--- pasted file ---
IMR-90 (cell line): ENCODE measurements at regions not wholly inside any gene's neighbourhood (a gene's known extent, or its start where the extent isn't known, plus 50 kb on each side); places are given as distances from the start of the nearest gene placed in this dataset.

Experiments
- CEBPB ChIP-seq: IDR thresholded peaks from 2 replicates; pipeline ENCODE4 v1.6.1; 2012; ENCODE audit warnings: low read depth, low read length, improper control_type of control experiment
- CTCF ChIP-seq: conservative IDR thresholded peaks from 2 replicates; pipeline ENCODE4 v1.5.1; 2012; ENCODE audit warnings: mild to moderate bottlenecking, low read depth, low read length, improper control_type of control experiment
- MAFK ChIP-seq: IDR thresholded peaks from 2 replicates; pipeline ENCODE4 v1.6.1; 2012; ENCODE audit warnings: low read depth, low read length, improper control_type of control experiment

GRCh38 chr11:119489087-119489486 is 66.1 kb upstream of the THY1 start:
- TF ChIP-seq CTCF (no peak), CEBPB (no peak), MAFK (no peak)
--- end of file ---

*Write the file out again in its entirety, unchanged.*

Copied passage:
IMR-90 (cell line): ENCODE measurements at regions not wholly inside any gene's neighbourhood (a gene's known extent, or its start where the extent isn't known, plus 50 kb on each side); places are given as distances from the start of the nearest gene placed in this dataset.

Experiments
- CEBPB ChIP-seq: IDR thresholded peaks from 2 replicates; pipeline ENCODE4 v1.6.1; 2012; ENCODE audit warnings: low read depth, low read length, improper control_type of control experiment
- CTCF ChIP-seq: conservative IDR thresholded peaks from 2 replicates; pipeline ENCODE4 v1.5.1; 2012; ENCODE audit warnings: mild to moderate bottlenecking, low read depth, low read length, improper control_type of control experiment
- MAFK ChIP-seq: IDR thresholded peaks from 2 replicates; pipeline ENCODE4 v1.6.1; 2012; ENCODE audit warnings: low read depth, low read length, improper control_type of control experiment

GRCh38 chr11:119489087-119489486 is 66.1 kb upstream of the THY1 start:
- TF ChIP-seq CTCF (no peak), CEBPB (no peak), MAFK (no peak)